NC gubernatorial candidate Mark Robinson and wife were cited by DHHS for falsifying criminal background checks

In a 2023 interview with the Carolina Journal, North Carolina’s infamous gubernatorial hopeful Mark Robinson was asked about his previous work experience and what his various jobs had taught him.

Positively beaming with pride, Robinson talked about the Greensboro daycare center he and his wife Yolanda Hill operated for years and what it was like to be 100% responsible for everything that happened in a small business.

Robinson’s official Lieutenant Governor website bio also mentions the daycare center, boasting Robinson was “blessed to start, run, and sell a successful small business with his wife.”

However, Department of Health and Human Services documentation first reported on by the News and Observer’s Ned Barnett paint a very different picture of Precious Beginnings daycare center.

Those documents, which I retrieved via public records request and are published here for the first time, chronicle multiple complaints and citations ranging from lack of supervision to falsifying credentials including criminal background qualification letters.

And rather than ending by proudly selling “a successful small business,” these records indicate Robinson and Hill closed the daycare after learning that the DHHS investigation against them would go away only if they never worked in child care in North Carolina again.


Robinson and Hill operated Precious Beginnings from 2000 to 2007, filing Chapter 13 bankruptcy in January of 2003.

In November 2005, an unannounced annual compliance visit by the NC Division of Child Development and Early Education found twelve violations, including failure to refrigerate baby formula, improper storage of medication, and failure to meet required staff/child ratios.

The following year officials returned, this time to investigate allegations of “the operator’s attempt to falsify information.”

According to the after visit summary, which you can read in its entirely below, Robinson was running the show that day–much to the chagrin of the inspector, who said Robinson wasn’t qualified to be in charge.

Among the 20 violations found, the report says “The owner and the husband of the owner have not been qualified by the Criminal Records Unit of the Division of Child Development. This is a violation of a requirement in G.S. 110-90.2(b).

The November 14, 2006 after visit summary ends by saying “Due to the number of violations cited today, an Administrative Action may be recommended.”


About seven months later, in June 2007, inspectors returned to Precious Beginnings for an unannounced visit after being unable to contact the daycare center by phone.

The daycare was in operation that day, but Yolanda Hill told inspectors that she was in the process of selling the business “due to personal/family reasons” and that “she and her husband do not intend to remain in child care.”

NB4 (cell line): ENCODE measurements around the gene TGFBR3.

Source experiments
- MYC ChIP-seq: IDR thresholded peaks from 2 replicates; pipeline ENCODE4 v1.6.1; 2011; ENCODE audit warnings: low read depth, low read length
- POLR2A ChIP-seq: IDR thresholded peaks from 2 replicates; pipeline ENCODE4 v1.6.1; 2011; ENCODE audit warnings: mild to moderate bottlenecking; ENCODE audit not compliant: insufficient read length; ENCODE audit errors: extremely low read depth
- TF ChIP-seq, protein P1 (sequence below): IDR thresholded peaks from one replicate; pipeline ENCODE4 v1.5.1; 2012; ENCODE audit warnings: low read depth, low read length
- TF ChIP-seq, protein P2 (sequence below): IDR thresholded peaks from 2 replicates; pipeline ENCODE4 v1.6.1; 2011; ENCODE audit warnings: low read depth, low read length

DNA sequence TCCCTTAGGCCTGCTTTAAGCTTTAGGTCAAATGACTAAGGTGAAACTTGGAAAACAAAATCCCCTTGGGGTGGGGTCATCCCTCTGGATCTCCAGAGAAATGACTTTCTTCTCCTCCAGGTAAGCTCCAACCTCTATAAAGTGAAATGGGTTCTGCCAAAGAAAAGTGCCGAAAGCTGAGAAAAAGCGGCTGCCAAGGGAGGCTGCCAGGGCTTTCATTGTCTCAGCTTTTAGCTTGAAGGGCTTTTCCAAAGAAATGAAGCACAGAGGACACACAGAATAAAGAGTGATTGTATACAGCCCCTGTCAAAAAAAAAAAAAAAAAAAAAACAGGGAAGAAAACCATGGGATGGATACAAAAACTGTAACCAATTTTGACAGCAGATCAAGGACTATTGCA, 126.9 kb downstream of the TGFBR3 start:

Officials reminded Hill that “a proposed Administrative Action is underway against your license because of the violation cited during a complaint investigation on 11/14/06 regarding attempts to falsify information regarding Credential Certificates.”

The report goes on to explain that Hill and Robinson somehow had the mandatory North Carolina Early Childhood Credential Certificates in their files despite the fact that DHHS “does not have record of having issued credentials.”

It also shows the pair were in possession of Criminal Records Qualifying letters even though North Carolina’s Criminal Records Unit “does not have record of having ever received criminal records forms nor issuing qualifying letters to you or your husband.”

The visit summary ends by informing Hill and Robinson that the administrative action against their license would proceed “as long as you are the owner of this facility,” and that it could come back to haunt them “in the event that you apply for a child care license in the future.”


But remember, according to Mark Robinson, the end of Precious Beginnings in 2007 was just he and his wife choosing to sell a “successful small business.”

In his memoir Robinson has said running the daycare was “a fantastic experience” but that “government regulations” made it hard and that his wife decided to close the business because she “no longer wanted to deal with the frustrations of running the daycare under so much red tape.”

North Carolina state law requires that the criminal history of all child care providers be checked upon initial employment and every five years thereafter “for the safety and well-being of children.”

Hopefully even those who rail against overbearing “government regulations” can agree that knowing whether we have criminals working with children is important, and having legitimate criminal background checks rather than falsifying them is how we keep children safe.

That’s the kind of “red tape” we should all want government to regulate.

Mark Robinson’s communications director calls the News and Observer’s coverage of this chapter of Robinson’s life “cherry-picking a few minor violations and clerical errors to grind a political ax.”

But falsifying criminal background checks sure seems a lot more serious than a “minor violation.”

It indicates serious character flaws with a man who wants to be North Carolina’s next governor, and voters who will be deciding that matter in November deserve to know about it.

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